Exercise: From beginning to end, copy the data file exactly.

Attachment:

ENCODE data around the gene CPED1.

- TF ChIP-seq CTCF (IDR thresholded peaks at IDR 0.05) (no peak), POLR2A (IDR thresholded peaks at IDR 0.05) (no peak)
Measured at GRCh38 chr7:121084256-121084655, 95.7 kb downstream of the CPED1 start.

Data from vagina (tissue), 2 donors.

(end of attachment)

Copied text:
ENCODE data around the gene CPED1.

- TF ChIP-seq CTCF (IDR thresholded peaks at IDR 0.05) (no peak), POLR2A (IDR thresholded peaks at IDR 0.05) (no peak)
Measured at GRCh38 chr7:121084256-121084655, 95.7 kb downstream of the CPED1 start.

Data from vagina (tissue), 2 donors.